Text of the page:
14. Beata Smarzynska Javorcik, 2004. "Does Foreign Direct Investment Increase the Productivity of Domestic Firms? In Search of Spillovers Through Backward Linkages," American Economic Review, American Economic Association, vol. 94(3), pages 605-627, June.
    15. Muller, Thomas & Schnitzer, Monika, 2006. "Technology transfer and spillovers in international joint ventures," Journal of International Economics, Elsevier, vol. 68(2), pages 456-468, March.
    16. Jozef Konings, 2001. "The effects of foreign direct investment on domestic firms," The Economics of Transition, The European Bank for Reconstruction and Development, vol. 9(3), pages 619-633, November.
    17. James Levinsohn & Amil Petrin, 2003. "Estimating Production Functions Using Inputs to Control for Unobservables," Review of Economic Studies, Oxford University Press, vol. 70(2), pages 317-341.
    18. Gorg, Holger & Strobl, Eric, 2001. "Multinational Companies and Productivity Spillovers: A Meta-analysis," Economic Journal, Royal Economic Society, vol. 111(475), pages 723-739, November.
    19. Das, Sanghamitra, 1987. "Externalities, and technology transfer through multinational corporations A theoretical analysis," Journal of International Economics, Elsevier, vol. 22(1-2), pages 171-182, February.
    20. Greenaway, David & Sousa, Nuno & Wakelin, Katharine, 2004. "Do domestic firms learn to export from multinationals?," European Journal of Political Economy, Elsevier, vol. 20(4), pages 1027-1043, November.
    21. repec:wsi:wschap:9789814749237_0008 is not listed on IDEAS
    22. Bwalya, Samuel Mulenga, 2006. "Foreign direct investment and technology spillovers: Evidence from panel data analysis of manufacturing firms in Zambia," Journal of Development Economics, Elsevier, vol. 81(2), pages 514-526, December.
    23. Ari Kokko & Mario Zejan & Ruben Tansini, 2001. "Trade regimes and spillover effects of FDI: Evidence from Uruguay," Review of World Economics (Weltwirtschaftliches Archiv), Springer;Institut für Weltwirtschaft (Kiel Institute for the World Economy), vol. 137(1), pages 124-149, March.
    24. Beata S. Javorcik, 2008. "Can Survey Evidence Shed Light on Spillovers from Foreign Direct Investment?," World Bank Research Observer, World Bank Group, vol. 23(2), pages 139-159, June.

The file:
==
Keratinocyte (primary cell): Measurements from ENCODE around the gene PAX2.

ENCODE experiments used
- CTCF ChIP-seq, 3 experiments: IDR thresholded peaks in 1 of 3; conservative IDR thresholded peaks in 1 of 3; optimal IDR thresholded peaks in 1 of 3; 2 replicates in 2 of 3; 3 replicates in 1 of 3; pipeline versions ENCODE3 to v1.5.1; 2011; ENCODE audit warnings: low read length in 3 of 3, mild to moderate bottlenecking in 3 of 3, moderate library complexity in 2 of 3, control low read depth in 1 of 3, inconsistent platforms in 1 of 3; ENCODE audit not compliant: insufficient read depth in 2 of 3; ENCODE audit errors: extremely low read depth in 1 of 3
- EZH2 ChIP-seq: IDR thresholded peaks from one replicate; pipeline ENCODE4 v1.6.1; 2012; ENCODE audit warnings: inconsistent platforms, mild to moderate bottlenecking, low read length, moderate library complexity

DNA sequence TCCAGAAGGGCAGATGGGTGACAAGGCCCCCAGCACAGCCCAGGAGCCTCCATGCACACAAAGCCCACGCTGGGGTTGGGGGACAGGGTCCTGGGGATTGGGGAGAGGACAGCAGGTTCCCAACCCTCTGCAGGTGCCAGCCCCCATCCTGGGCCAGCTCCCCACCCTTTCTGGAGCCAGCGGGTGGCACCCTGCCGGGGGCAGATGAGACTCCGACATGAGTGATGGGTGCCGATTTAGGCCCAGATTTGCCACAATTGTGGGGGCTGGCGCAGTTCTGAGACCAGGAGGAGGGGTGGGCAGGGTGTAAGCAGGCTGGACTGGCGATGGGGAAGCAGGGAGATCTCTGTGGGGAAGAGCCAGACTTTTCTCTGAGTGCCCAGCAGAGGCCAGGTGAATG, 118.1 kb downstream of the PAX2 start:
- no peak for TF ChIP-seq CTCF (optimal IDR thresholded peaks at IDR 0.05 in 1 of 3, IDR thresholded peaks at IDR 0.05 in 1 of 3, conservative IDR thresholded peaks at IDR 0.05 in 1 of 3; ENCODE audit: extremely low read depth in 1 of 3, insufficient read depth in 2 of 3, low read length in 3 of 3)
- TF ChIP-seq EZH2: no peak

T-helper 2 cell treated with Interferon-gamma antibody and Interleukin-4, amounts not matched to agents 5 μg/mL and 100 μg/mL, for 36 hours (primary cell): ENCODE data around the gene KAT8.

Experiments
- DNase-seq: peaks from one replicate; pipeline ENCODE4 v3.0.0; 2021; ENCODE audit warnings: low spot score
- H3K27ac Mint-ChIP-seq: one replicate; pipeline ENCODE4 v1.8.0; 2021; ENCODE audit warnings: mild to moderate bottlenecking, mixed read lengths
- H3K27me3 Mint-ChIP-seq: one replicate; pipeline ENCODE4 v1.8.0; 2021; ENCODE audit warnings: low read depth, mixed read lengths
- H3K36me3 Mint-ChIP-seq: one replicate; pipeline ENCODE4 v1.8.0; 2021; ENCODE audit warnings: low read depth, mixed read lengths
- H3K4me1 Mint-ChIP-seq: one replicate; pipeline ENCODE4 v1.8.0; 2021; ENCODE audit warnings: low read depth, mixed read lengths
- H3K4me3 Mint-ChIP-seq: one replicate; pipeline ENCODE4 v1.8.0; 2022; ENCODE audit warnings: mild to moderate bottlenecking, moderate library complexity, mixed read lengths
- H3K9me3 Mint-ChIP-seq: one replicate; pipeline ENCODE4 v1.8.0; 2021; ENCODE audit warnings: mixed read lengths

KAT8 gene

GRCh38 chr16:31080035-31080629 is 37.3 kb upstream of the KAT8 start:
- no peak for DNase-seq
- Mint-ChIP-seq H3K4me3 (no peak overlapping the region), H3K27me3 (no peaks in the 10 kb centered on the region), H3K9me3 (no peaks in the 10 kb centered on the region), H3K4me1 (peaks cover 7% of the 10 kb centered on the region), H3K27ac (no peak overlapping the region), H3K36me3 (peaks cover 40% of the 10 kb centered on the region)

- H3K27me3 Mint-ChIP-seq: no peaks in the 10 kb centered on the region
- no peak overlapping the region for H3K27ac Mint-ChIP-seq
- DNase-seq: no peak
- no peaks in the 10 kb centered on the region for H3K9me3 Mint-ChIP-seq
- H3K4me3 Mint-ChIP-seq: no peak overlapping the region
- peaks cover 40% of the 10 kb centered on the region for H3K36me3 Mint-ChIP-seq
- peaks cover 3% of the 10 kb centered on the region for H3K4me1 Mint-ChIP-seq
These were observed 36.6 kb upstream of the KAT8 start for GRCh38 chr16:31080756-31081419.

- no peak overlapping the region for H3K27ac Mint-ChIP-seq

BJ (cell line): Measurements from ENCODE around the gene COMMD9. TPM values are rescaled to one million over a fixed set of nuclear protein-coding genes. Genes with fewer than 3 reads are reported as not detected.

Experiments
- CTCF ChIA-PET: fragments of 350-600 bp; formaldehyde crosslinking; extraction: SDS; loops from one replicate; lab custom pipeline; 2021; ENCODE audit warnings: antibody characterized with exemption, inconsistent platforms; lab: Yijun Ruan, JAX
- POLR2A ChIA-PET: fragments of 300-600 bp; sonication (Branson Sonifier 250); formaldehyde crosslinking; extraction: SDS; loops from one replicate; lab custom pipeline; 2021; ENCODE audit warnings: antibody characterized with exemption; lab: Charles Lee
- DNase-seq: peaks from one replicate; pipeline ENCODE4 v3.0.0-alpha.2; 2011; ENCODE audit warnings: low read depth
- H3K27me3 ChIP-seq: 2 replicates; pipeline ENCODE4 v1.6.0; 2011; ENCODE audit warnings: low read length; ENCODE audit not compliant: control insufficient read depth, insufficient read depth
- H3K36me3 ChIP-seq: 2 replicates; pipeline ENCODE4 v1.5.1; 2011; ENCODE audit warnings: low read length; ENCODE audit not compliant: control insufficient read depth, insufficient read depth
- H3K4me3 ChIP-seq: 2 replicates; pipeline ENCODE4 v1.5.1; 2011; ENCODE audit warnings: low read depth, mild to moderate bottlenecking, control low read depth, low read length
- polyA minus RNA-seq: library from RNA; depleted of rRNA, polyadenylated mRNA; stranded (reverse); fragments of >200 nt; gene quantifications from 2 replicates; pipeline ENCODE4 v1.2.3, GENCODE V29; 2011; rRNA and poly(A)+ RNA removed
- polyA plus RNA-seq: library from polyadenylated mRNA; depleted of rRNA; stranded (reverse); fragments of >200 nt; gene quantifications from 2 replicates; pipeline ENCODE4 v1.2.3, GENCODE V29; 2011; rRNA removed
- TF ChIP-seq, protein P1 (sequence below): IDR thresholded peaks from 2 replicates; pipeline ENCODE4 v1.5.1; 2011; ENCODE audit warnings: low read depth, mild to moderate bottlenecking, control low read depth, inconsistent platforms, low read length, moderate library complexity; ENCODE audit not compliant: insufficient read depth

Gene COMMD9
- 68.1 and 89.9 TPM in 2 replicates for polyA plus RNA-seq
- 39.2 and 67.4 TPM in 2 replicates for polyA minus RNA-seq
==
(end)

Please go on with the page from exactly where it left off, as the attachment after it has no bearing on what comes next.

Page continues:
Full references (including those not matched with items on IDEAS)

    More about this item

    Keywords

    Foreign direct investments; Spillovers; Firm-level panel data; Enterprise surveys; Latin America; Developing countries;

    JEL classification:

    • F21 - International Economics - - International Factor Movements and International Business - - - International Investment; Long-Term Capital Movements
    • F23 - International Economics - - International Factor Movements and International Business - - - Multinational Firms; International Business
    • O33 - Economic Development, Innovation, Technological Change, and Growth - - Innovation; Research and Development; Technological Change; Intellectual Property Rights - - - Technological Change: Choices and Consequences; Diffusion Processes

    NEP fields

    This paper has been announced in the following NEP Reports:

    Statistics

    Access and download statistics

    Corrections

    All material on this site has been provided by the respective publishers and authors. You can help correct errors and omissions. When requesting a correction, please mention this item's handle: RePEc:bom:ieewps:196. See general information about how to correct material in RePEc.

    For technical questions regarding this item, or to correct its authors, title, abstract, bibliographic or download information, contact: (Dorothee Sensen). General contact details of provider: http://edirc.repec.org/data/iebocde.html .

    If you have authored this item and are not yet registered with RePEc, we encourage you to do it here. This allows to link your profile to this item. It also allows you to accept potential citations to this item that we are uncertain about.

    If CitEc recognized a reference but did not link an item in RePEc to it, you can help with this form .

    If you know of missing items citing this one, you can help us creating those links by adding the relevant references in the same way as above, for each refering item. If you are a registered author of this item, you may also want to check the "citations" tab in your RePEc Author Service profile, as there may be some citations waiting for confirmation.

    Please note that corrections may take a couple of weeks to filter through the various RePEc services.

    IDEAS is a RePEc service hosted by the Research Division of the Federal Reserve Bank of St. Louis . RePEc uses bibliographic data supplied by the respective publishers.